HBS Changes the Application. Now What?

On May 22, 2012, after dropping hints for years, Dee Leopold, director of admissions for Harvard Business School announced that they are

This is really my diploma

revising their application process in a significant way. For those of you who may have missed it, here are the details:

Essay Questions

All applicants must submit answers to two essay questions listed below.

Essays required for all applicants:

  • Tell us about something you did well. (400 words)
  • Tell us about something you wish you had done better. (400 words)

Joint degree applicants only:

  • How do you expect the joint degree experience to benefit you on both a professional and a personal level? (400 words)

First, let’s look at the official comments on the website. For the essays, they simply state, “Don’t overthink, overcraft and overwrite. Just answer the question in clear language that those of us who don’t know your world can understand.”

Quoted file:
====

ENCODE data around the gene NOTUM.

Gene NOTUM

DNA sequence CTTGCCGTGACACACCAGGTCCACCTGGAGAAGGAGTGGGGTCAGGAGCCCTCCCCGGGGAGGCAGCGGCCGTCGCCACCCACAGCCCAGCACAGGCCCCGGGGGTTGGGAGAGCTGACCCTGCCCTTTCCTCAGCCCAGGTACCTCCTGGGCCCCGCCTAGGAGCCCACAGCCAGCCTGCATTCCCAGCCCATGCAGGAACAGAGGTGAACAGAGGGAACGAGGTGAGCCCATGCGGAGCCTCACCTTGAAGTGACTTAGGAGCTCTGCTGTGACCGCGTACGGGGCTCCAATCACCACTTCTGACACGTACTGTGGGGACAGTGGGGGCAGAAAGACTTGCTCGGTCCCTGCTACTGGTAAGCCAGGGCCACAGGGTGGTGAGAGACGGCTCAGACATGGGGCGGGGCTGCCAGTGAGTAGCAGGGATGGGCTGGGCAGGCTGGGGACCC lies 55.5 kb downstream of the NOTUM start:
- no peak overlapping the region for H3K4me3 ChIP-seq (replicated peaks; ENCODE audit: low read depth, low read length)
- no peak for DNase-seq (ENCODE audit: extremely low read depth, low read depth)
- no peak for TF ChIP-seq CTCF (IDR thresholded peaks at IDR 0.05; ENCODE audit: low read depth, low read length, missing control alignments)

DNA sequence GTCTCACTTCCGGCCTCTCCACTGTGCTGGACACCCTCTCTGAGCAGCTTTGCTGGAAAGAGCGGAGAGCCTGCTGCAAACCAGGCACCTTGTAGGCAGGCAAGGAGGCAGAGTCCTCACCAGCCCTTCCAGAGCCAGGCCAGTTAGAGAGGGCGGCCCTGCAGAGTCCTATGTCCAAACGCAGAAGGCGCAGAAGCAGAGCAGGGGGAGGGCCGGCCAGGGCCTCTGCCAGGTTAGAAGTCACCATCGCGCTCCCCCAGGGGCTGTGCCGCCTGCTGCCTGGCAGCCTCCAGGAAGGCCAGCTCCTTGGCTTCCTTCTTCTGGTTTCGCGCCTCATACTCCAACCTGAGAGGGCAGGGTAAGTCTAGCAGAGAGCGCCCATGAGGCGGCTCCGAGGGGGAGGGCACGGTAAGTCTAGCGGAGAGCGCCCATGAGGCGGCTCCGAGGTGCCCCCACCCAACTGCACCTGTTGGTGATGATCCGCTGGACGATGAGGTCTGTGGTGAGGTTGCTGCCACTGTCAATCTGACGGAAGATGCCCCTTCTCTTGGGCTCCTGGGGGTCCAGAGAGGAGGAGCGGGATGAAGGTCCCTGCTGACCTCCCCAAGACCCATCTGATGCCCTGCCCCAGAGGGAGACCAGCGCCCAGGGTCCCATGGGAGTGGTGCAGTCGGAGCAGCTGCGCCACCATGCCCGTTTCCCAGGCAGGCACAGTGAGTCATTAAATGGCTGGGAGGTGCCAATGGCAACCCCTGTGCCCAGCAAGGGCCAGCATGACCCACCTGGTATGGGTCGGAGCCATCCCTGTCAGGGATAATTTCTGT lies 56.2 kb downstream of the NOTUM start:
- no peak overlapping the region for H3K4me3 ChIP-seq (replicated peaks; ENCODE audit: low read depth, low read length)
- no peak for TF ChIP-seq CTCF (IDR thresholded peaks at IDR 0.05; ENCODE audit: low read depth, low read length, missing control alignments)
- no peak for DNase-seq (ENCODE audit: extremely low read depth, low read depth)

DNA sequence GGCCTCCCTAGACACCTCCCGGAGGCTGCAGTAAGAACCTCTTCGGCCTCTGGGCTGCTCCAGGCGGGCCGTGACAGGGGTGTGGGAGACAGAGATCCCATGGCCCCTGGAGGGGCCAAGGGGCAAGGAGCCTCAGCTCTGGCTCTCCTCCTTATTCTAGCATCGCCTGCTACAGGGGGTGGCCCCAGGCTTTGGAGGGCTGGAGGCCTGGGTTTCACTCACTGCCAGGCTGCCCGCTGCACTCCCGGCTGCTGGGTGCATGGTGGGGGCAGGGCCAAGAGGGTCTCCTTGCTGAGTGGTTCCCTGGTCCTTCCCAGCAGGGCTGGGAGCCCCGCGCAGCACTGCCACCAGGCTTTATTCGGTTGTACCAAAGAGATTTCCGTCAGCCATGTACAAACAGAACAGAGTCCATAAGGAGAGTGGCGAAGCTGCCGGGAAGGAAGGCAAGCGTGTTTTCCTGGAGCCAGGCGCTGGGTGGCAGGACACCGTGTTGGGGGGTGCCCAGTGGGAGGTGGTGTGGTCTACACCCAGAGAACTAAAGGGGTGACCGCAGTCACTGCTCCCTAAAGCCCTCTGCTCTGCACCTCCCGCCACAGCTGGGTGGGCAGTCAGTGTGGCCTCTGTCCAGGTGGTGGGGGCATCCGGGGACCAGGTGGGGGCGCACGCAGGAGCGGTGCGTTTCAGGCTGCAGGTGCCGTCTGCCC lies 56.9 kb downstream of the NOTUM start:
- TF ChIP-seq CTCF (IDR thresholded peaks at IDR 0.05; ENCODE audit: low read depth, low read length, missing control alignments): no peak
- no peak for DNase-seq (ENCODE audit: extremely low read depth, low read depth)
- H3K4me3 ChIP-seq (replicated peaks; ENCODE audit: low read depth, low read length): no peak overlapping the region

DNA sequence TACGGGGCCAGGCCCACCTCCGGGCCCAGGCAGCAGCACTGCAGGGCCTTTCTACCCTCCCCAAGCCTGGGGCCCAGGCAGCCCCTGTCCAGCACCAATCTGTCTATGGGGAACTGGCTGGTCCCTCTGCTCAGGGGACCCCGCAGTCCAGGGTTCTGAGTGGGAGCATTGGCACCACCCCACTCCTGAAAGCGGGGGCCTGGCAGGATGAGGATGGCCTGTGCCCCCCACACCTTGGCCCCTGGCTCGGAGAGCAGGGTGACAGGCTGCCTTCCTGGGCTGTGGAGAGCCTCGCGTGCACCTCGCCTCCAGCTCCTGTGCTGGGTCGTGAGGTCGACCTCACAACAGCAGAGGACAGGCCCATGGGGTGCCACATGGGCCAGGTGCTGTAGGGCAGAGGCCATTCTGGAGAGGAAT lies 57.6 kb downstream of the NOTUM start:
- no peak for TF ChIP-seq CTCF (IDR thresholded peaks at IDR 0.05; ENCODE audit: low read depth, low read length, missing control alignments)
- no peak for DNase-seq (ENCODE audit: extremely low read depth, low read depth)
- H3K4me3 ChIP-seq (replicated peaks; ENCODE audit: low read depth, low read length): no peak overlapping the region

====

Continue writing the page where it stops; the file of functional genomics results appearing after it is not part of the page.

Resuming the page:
Second, let’s think about the interview part of the MBA application. If you make the cut, you will be invited to interview. After that interview,

“Candidates will be required to submit a written reflection within 24 hours following the completion of the interview.”

Dee has explained it at length in Poets & Quants, (read her interview before reading that of admissions consultants) saying “We’re also trying to find ways to help the candidate. We know how anxiety producing and stressful this whole thing is.”  She’s also hosting an  MBA admissions webinar. Dee is very straightforward about the HBS admission requirements.